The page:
Tropical Biodiversity and Food Security
Ragone, Diane .
Breadfruit: Exploring the Global Potential of a Traditional Pacific Crop for Food Security, Agroforestry and Sustainable Agriculture.
Breadfruit (Artocarpus, Moraceae) has been a reliable staple food in the Pacific region for more than 3,000 years with hundreds of named cultivars. Breadfruit is recognized in the International Treaty on Plant Genetic Resources for Food and Agriculture as one of 35 important crops for food security worldwide. Three species, A. altilis, A. camansi, and A. mariannensis, plus natural hybrids (A. altilis x A. mariannensis) make up the breadfruit complex, yet only a fraction of this crop diversity is available beyond Oceania. Breadfruit is grown and used in the Caribbean, Africa, Latin America, India, Southeast Asia, and other tropical regions, the majority of trees originating from just a few Polynesian cultivars introduced in the late 1700s. Breadfruit trees produce an abundance of nutritious fruit, are easy to grow, require little attention, thrive under a wide range of ecological conditions, begin bearing in three to five years, and produce for many decades. The Breadfruit Institute manages a field genebank of 120 cultivars from 34 Pacific islands, the Philippines, Seychelles, Indonesia, and Honduras. Innovative methods to propagate and distribute these cultivars are being developed. I will discuss strategies for making good quality breadfruit cultivars more widely available thereby providing trees for nutritious food, and sustainable agriculture, agroforestry, home gardens, and income generation in the tropics.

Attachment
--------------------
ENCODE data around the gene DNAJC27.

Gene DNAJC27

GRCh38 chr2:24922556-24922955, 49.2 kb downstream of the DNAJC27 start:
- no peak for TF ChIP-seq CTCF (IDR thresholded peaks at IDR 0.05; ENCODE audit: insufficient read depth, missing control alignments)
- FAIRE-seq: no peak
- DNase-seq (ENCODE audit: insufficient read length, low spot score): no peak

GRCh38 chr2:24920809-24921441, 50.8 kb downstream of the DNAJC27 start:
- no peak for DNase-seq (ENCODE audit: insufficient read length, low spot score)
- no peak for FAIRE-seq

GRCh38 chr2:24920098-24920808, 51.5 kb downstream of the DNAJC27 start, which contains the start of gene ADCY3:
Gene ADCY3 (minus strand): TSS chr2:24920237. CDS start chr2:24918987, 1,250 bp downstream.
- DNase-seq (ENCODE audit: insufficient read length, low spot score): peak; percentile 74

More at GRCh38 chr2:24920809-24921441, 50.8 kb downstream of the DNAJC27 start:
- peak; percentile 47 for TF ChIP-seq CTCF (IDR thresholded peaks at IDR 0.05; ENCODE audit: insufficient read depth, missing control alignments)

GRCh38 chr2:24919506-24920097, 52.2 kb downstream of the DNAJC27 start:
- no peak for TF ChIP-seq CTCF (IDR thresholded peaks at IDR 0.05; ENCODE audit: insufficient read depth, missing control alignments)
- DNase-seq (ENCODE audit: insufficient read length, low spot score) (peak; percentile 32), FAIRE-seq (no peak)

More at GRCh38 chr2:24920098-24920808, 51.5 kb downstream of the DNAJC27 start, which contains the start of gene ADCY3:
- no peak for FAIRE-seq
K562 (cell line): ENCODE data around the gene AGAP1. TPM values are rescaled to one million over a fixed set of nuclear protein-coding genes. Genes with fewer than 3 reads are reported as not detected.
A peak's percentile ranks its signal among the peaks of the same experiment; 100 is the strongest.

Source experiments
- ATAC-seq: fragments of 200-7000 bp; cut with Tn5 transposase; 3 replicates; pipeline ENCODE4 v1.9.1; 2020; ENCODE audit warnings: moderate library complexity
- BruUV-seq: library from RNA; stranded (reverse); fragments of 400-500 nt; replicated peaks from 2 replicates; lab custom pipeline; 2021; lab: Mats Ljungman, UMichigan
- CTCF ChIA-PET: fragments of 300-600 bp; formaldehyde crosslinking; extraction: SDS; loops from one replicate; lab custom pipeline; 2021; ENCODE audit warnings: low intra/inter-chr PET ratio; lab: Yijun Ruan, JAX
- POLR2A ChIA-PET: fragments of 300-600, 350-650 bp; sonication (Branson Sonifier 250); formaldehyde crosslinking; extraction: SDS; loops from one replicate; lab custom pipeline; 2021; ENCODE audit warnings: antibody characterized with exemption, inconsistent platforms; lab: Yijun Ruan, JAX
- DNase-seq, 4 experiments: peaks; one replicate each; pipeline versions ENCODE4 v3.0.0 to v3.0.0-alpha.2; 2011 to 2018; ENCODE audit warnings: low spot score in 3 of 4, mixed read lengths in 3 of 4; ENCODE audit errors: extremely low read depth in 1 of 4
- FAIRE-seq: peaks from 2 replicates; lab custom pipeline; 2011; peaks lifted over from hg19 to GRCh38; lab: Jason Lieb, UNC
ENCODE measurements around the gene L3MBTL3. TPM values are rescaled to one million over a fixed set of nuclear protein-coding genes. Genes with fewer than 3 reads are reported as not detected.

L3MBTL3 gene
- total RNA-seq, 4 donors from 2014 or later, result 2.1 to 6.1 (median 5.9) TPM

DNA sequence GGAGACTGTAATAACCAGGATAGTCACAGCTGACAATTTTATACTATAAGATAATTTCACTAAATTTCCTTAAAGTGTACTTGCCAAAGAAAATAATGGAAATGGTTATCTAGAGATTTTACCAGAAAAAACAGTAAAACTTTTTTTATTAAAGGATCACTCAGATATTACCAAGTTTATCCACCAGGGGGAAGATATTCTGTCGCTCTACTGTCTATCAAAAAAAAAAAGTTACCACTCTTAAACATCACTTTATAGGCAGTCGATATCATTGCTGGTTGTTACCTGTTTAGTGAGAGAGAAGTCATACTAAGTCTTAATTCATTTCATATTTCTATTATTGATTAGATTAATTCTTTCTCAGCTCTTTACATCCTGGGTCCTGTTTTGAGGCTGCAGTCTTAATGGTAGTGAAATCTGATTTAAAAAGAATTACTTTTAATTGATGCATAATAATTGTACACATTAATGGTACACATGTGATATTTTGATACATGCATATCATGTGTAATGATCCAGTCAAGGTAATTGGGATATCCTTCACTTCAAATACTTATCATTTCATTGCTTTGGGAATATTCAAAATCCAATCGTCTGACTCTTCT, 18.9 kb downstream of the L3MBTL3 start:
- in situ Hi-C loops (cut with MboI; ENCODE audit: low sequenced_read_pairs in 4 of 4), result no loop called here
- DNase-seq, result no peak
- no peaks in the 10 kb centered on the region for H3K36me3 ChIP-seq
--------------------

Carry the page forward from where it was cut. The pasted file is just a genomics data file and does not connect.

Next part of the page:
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1 - Po Box 735, Lawai, Hawaii, 96765, USA
Presentation Type: Symposium or Colloquium Presentation
Date: Tuesday, July 29th, 2008
Time: 9:15 AM